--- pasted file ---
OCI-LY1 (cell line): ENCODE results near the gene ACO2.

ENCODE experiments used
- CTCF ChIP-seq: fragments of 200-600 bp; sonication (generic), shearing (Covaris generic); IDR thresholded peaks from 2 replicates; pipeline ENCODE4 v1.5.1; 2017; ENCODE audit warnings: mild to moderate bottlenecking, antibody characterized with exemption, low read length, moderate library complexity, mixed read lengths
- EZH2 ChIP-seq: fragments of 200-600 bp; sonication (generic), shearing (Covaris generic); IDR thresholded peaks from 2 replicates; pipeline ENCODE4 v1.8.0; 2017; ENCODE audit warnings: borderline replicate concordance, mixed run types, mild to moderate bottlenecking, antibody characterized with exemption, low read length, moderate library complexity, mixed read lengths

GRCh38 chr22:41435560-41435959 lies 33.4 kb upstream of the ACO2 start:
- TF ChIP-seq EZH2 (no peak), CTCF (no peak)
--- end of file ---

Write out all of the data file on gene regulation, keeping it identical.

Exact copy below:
OCI-LY1 (cell line): ENCODE results near the gene ACO2.

ENCODE experiments used
- CTCF ChIP-seq: fragments of 200-600 bp; sonication (generic), shearing (Covaris generic); IDR thresholded peaks from 2 replicates; pipeline ENCODE4 v1.5.1; 2017; ENCODE audit warnings: mild to moderate bottlenecking, antibody characterized with exemption, low read length, moderate library complexity, mixed read lengths
- EZH2 ChIP-seq: fragments of 200-600 bp; sonication (generic), shearing (Covaris generic); IDR thresholded peaks from 2 replicates; pipeline ENCODE4 v1.8.0; 2017; ENCODE audit warnings: borderline replicate concordance, mixed run types, mild to moderate bottlenecking, antibody characterized with exemption, low read length, moderate library complexity, mixed read lengths

GRCh38 chr22:41435560-41435959 lies 33.4 kb upstream of the ACO2 start:
- TF ChIP-seq EZH2 (no peak), CTCF (no peak)